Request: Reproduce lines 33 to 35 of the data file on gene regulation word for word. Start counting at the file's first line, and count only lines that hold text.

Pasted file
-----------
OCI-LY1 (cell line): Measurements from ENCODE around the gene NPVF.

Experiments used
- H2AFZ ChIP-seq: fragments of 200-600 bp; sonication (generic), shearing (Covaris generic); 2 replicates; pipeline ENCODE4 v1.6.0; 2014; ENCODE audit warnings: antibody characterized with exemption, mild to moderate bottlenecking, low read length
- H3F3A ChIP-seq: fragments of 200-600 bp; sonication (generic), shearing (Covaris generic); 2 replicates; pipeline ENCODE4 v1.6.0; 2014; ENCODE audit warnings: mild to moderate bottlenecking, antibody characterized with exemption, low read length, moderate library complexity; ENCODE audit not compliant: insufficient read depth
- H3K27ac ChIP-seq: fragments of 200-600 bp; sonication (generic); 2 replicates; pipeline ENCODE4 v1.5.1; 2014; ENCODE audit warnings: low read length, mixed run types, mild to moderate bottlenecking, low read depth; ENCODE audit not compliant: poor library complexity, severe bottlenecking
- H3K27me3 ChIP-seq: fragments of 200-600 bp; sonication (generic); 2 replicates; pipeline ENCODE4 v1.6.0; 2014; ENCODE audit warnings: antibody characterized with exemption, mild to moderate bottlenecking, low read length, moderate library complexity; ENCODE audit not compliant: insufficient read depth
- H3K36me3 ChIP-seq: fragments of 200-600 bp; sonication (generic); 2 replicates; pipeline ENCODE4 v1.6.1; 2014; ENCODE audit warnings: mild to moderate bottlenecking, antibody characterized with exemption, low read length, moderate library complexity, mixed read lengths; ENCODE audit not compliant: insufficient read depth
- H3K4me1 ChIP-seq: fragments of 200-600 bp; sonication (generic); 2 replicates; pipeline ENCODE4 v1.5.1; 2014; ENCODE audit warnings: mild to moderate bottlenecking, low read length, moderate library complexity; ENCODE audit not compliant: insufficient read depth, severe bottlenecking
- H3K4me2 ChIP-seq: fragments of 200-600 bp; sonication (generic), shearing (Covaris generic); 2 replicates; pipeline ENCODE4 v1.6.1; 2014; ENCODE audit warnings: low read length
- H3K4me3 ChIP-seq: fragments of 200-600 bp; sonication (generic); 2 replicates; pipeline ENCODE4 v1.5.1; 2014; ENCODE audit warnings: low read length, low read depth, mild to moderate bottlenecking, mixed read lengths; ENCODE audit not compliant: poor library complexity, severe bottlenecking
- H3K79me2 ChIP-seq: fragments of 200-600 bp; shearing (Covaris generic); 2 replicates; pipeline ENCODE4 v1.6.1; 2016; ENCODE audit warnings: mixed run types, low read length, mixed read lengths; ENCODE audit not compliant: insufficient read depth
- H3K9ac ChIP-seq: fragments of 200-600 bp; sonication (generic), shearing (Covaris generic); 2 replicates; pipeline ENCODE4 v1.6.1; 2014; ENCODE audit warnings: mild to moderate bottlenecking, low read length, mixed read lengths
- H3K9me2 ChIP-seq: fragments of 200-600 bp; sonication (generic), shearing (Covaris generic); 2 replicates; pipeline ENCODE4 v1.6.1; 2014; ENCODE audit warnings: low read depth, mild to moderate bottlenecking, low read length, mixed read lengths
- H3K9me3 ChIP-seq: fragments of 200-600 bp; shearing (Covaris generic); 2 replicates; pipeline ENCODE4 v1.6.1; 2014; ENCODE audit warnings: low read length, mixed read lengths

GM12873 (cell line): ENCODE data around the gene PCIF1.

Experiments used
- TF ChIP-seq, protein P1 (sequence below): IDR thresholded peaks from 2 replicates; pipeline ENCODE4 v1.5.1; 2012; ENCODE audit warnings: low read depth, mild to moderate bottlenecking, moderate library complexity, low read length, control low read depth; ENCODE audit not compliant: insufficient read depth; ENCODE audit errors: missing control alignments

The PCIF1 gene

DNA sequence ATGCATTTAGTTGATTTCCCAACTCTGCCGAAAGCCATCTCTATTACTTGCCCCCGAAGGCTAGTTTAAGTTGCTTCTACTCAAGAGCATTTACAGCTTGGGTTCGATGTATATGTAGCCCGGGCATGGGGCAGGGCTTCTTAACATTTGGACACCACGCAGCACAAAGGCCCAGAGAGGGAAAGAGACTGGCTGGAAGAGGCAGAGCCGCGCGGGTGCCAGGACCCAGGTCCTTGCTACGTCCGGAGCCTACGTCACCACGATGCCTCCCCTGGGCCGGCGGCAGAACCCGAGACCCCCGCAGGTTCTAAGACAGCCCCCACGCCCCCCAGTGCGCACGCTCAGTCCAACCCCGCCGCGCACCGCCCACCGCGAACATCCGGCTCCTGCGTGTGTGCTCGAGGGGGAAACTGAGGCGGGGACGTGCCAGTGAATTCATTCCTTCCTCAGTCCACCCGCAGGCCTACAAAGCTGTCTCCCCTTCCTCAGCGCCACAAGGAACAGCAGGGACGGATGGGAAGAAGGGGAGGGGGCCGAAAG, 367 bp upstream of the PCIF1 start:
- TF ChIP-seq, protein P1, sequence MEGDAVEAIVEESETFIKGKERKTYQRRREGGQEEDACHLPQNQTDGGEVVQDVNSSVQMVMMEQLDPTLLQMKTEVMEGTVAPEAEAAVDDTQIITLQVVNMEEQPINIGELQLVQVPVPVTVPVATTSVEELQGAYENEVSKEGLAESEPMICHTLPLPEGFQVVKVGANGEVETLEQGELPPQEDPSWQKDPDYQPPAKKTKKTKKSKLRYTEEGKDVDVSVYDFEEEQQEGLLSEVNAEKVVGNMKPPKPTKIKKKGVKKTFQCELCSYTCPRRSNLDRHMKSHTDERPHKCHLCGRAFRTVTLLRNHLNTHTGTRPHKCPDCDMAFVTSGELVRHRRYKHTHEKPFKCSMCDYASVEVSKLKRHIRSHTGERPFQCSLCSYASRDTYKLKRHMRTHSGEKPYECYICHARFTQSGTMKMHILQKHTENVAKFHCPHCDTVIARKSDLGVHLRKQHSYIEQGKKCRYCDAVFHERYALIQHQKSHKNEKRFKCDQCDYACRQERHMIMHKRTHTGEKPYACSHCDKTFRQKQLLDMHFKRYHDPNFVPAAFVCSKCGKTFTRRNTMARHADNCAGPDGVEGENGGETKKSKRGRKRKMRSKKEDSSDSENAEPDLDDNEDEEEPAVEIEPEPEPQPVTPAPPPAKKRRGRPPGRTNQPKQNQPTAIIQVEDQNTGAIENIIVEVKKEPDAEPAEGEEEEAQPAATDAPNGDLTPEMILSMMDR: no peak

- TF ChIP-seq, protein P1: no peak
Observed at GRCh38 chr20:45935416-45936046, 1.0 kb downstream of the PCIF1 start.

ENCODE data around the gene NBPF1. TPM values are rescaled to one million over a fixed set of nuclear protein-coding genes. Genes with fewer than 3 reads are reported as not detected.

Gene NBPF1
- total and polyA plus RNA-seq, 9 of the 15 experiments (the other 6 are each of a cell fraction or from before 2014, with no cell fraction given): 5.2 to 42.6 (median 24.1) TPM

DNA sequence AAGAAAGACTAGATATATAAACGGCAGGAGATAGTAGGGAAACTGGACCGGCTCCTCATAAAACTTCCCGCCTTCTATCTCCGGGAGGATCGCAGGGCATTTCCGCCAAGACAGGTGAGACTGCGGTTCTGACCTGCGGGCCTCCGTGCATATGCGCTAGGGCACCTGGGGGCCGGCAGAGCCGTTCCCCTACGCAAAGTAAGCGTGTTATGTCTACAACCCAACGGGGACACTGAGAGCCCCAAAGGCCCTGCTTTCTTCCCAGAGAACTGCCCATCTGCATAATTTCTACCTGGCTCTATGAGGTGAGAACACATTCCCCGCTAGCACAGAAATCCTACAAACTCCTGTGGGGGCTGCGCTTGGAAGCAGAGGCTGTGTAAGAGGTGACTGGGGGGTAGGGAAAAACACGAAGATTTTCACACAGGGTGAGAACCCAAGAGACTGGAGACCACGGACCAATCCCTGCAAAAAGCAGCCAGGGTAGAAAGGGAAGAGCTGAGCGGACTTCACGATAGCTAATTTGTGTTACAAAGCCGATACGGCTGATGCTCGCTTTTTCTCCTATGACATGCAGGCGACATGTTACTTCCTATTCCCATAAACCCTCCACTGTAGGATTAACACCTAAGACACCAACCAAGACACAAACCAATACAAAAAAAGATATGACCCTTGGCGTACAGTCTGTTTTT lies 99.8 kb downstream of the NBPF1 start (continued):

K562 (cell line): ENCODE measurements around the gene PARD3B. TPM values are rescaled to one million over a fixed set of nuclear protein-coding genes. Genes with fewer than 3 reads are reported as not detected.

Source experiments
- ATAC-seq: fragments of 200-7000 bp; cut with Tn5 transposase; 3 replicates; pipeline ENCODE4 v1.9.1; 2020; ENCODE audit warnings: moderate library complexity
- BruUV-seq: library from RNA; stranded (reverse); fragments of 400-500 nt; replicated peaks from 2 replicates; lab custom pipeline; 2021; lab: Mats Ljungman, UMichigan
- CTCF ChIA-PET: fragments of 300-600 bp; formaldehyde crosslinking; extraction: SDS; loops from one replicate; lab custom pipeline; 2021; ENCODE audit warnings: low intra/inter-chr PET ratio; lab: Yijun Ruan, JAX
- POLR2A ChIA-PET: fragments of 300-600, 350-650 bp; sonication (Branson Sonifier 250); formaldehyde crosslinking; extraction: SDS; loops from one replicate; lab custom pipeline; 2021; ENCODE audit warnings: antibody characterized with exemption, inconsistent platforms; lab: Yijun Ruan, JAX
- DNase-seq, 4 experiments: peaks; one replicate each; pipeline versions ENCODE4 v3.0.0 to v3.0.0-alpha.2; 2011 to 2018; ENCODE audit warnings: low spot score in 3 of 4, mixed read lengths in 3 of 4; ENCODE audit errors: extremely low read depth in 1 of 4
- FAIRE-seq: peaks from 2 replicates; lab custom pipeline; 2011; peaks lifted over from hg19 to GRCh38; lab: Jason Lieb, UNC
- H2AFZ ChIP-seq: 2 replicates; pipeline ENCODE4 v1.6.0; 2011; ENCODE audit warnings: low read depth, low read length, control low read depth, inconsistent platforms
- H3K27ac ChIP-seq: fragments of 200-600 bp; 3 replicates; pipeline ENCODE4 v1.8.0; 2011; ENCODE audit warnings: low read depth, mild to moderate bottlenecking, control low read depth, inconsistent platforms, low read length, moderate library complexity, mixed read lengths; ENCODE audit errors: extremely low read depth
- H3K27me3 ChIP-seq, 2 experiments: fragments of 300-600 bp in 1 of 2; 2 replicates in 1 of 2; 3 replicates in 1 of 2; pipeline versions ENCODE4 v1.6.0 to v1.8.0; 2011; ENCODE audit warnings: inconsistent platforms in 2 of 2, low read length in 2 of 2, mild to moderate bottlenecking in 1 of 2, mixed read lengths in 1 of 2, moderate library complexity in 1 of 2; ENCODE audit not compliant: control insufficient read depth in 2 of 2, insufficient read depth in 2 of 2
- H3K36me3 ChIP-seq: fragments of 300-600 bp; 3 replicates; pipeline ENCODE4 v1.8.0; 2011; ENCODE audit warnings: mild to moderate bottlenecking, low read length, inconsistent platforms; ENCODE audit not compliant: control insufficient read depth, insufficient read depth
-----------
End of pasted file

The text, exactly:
- DNase-seq, 4 experiments: peaks; one replicate each; pipeline versions ENCODE4 v3.0.0 to v3.0.0-alpha.2; 2011 to 2018; ENCODE audit warnings: low spot score in 3 of 4, mixed read lengths in 3 of 4; ENCODE audit errors: extremely low read depth in 1 of 4
- FAIRE-seq: peaks from 2 replicates; lab custom pipeline; 2011; peaks lifted over from hg19 to GRCh38; lab: Jason Lieb, UNC
- H2AFZ ChIP-seq: 2 replicates; pipeline ENCODE4 v1.6.0; 2011; ENCODE audit warnings: low read depth, low read length, control low read depth, inconsistent platforms